To determine the impact of horizontal divergence on FAC in realistic climate and ice-flow conditions, we apply the layer-thinning scheme to two flowlines on Thwaites (THW – Experiment 2) and Pine Island (PIG – Experiment 3) Glaciers, West Antarctica (Fig. 4). We choose these flowlines because ice-surface speeds have been monotonically increasing in this area during the satellite record (since 1992; Wingham and others, Reference Wingham, Ridout, Scharroo, Arthern and Shum1998; Mouginot and others, Reference Mouginot, Rignot and Scheuchl2014), and the region is thinning rapidly (Schröder and others, Reference Schröder2019). This makes mass-balance estimates from the region sensitive to the treatment of horizontal divergence in firn-compaction models. The surface temperature and accumulation rate increase non-linearly along both flowlines, as they approach the lower-elevation coast. Along the THW flowline, the surface temperature increases from $-27 ^\circ {\rm C}$ to $-18 ^\circ {\rm C}$, and the accumulation rate increases from 0.5 to 0.9 m a^{−1}. Along the PIG flowline, the surface temperature increases from $-26^\circ {\rm C}$ to $-17^\circ {\rm C}$, and the accumulation rate increases from 0.4 to 0.9 m a^{−1}. The ice speed along each flowline increases as the ice enters streaming flow, from speeds <10 m a^{−1} to speeds >1000 m a^{−1}, with corresponding increases in along-flow horizontal divergence rates (from 0 to > 10^{−3} a^{−1}).

The starting points of the flowlines were chosen so that the flowlines would extend through the main trunks of the glaciers. We again spin up the CFM for 600 years with the mean 1980–2019 climate (accumulation rate and temperature) for the head of the flowline, and no horizontal divergence rate. We run the model twice for each flowline, with and without an imposed horizontal divergence rate. The firn column advects through the flowline based on the temporally static, but spatially variable 1996–2018 mean ice velocities from Mouginot and others (Reference Mouginot, Rignot and Scheuchl2019). We map the temporally evolving firn column to its position along-flow, and plot the associated FAC for each position along the flowline in Figures 5 and 6.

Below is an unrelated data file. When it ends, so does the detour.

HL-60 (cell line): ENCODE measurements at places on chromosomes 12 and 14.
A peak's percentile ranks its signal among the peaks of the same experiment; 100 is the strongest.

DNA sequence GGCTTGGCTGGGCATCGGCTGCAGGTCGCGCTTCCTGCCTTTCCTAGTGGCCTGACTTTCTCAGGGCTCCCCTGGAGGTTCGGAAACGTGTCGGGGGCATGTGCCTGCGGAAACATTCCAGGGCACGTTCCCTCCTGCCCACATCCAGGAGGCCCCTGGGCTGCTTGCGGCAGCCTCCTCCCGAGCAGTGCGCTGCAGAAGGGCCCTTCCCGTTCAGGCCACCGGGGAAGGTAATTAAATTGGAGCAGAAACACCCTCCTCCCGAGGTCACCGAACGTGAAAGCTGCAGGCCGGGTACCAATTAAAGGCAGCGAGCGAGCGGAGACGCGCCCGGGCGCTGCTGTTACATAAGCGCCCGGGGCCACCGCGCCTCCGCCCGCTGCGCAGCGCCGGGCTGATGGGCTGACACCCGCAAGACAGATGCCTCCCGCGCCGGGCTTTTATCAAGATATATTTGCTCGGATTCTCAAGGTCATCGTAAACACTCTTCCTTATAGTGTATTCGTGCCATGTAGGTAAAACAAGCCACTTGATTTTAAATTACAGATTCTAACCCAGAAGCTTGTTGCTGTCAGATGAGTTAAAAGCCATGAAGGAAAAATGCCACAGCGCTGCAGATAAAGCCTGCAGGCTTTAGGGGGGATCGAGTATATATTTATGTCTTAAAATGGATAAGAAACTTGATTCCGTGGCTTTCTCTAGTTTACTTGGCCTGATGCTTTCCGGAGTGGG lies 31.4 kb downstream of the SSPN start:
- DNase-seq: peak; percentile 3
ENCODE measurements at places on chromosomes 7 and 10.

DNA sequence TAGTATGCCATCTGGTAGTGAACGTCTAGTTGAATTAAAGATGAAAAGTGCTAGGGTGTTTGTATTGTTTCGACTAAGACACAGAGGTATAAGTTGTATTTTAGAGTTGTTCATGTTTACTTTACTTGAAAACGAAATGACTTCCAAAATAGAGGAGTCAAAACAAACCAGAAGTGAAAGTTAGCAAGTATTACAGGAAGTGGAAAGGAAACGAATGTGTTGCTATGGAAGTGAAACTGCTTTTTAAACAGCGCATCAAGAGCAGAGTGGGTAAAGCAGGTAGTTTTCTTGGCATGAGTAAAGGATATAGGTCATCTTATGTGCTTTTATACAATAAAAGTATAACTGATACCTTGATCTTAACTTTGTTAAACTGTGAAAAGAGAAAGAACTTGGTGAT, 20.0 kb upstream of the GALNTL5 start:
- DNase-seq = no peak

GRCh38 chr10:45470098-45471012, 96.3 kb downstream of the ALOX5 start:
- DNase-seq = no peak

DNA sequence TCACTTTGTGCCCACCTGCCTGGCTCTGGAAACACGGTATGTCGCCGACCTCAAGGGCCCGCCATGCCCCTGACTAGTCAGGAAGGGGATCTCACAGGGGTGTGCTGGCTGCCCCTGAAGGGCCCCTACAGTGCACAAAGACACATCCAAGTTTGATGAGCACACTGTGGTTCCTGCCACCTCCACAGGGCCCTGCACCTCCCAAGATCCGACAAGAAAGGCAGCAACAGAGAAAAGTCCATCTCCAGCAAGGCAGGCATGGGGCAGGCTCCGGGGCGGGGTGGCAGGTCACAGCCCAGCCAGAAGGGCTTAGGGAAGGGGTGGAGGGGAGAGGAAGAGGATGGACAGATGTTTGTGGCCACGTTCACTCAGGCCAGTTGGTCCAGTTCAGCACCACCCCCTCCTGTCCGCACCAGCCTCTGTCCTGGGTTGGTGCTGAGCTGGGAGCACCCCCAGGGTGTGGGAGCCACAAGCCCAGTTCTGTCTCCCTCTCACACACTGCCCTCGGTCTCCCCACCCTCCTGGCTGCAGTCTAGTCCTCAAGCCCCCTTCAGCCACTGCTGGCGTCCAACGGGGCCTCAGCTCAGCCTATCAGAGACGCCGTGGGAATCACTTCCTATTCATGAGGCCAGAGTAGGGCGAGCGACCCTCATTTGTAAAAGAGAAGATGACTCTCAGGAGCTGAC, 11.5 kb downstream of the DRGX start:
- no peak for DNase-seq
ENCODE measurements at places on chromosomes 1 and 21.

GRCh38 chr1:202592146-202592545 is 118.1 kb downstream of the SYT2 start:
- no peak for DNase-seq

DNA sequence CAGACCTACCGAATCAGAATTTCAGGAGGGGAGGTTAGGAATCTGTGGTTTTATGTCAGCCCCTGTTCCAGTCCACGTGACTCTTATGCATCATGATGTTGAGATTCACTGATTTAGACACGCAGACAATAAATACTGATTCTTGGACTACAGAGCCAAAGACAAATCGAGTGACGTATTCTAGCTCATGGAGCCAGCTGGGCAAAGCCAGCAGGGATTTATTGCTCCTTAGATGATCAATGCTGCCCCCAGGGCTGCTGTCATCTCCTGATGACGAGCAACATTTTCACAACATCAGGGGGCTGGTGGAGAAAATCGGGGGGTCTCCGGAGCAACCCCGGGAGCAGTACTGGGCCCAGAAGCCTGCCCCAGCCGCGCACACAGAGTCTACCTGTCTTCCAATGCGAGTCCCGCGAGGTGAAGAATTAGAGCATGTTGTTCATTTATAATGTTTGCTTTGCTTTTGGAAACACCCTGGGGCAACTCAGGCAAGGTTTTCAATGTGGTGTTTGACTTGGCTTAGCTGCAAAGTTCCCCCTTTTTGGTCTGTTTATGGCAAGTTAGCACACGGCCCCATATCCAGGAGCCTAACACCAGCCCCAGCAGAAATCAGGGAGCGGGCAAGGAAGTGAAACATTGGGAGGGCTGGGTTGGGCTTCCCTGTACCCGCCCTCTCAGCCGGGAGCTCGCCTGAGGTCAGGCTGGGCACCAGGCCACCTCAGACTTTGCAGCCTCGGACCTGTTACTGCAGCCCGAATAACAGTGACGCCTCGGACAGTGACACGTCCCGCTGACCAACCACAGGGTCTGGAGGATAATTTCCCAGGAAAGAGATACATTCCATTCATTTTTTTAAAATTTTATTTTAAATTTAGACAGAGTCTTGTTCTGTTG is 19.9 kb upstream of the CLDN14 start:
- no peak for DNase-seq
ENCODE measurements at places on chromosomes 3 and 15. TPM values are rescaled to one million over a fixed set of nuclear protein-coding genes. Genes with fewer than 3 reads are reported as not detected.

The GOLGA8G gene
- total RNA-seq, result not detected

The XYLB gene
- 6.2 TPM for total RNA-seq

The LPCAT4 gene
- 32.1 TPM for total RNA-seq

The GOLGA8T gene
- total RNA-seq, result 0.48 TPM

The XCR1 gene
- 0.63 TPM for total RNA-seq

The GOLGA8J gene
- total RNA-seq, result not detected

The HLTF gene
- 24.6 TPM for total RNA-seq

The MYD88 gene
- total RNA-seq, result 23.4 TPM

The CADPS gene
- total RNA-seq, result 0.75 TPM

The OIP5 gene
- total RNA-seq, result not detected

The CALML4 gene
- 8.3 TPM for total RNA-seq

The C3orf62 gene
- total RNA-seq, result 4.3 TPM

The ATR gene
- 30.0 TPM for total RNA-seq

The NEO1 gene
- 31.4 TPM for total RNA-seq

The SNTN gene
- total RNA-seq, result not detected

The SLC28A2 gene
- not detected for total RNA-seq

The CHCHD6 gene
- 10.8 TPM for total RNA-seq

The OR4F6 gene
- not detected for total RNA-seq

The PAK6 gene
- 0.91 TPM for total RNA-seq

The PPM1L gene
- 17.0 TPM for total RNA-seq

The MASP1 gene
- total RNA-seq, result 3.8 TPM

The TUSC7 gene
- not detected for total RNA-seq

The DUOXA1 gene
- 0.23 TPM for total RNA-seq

Figure 5 shows model results with and without including horizontal divergence using LIG for the THW flowline. Horizontal divergence along the THW flowline results in a mean 3.7% (4.0%) difference for the entire flowline between the no-divergence and divergence runs using LIG (HL). However, the effect of horizontal divergence on modeled FAC increases toward the terminus of the glacier and influences FAC most within the last 150–200 km. At the end of the flowline, horizontal divergence causes the FAC to be up to 9.6 m (9.2 m) less than with a method that does not account for horizontal divergence (41% (40%) difference). For the PIG flowline (Fig. 6), horizontal divergence results in an average 0.68% (0.81%) difference over the entire flowline. Like THW, horizontal divergence has the greatest impact on FAC estimates for the last 150–200 km of the flowline, where the FAC is 4.4 m (4.8 m) less while using a model with horizontal divergence compared to a conventional firn-compaction model (18% (19%) difference).

Experiments 2 and 3 indicate that horizontal divergence becomes most important to consider in estimating the FAC in the most coastal 150–200 km of THW and PIG. Horizontal divergence rates increase at approximately 150–200 km before the end of the THW and PIG flowlines, and the firn column begins to thin there (Experiments 2 and 3; Figs 5 and 6). The thickness of the entire firn layer along the flowline can be seen in Figures 5b and 6b, where the black line shows the 830 kg m^{−3} density horizon (BCO depth). The firn thins non-uniformly along the flowline as a result of the variability of the horizontal divergence rates, and thinning or thickening induced by the spatially variable accumulation rate and temperature. Note that higher accumulation rates increase the FAC, whereas higher temperatures decrease the FAC. Thus, higher accumulation rates will offset the effect of horizontal divergence on the FAC, whereas higher temperatures will reinforce the net thinning effect. Results from using HL for both flowlines on THW and PIG show qualitatively similar results and therefore are shown in Section 5 of the Supplementary Material.